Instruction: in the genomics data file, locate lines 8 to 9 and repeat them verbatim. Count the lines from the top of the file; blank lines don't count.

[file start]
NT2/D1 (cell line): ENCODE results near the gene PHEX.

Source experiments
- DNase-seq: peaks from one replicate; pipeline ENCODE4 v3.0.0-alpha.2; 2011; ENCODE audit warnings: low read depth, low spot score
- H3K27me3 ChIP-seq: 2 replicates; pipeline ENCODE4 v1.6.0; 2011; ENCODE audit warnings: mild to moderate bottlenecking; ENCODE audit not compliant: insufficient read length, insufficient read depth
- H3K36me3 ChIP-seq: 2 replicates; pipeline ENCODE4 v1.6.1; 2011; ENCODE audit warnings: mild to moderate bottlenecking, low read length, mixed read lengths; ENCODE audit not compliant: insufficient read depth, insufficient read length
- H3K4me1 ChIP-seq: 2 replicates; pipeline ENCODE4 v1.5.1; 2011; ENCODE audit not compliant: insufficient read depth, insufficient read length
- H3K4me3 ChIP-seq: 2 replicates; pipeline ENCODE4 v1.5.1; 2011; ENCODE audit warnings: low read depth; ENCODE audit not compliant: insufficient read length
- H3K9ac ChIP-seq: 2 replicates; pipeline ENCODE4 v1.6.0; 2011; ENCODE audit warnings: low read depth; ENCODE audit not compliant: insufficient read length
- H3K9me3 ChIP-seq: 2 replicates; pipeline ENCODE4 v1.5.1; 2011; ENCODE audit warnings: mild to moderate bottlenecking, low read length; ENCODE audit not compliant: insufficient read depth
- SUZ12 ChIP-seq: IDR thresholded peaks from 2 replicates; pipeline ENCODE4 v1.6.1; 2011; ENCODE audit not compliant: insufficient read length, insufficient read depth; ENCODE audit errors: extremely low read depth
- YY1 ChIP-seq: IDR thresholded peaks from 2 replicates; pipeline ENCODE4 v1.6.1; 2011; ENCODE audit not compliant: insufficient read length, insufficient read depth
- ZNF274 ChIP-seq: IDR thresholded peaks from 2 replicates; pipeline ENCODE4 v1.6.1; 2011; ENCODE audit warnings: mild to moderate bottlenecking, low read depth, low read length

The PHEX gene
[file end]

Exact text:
- H3K9ac ChIP-seq: 2 replicates; pipeline ENCODE4 v1.6.0; 2011; ENCODE audit warnings: low read depth; ENCODE audit not compliant: insufficient read length
- H3K9me3 ChIP-seq: 2 replicates; pipeline ENCODE4 v1.5.1; 2011; ENCODE audit warnings: mild to moderate bottlenecking, low read length; ENCODE audit not compliant: insufficient read depth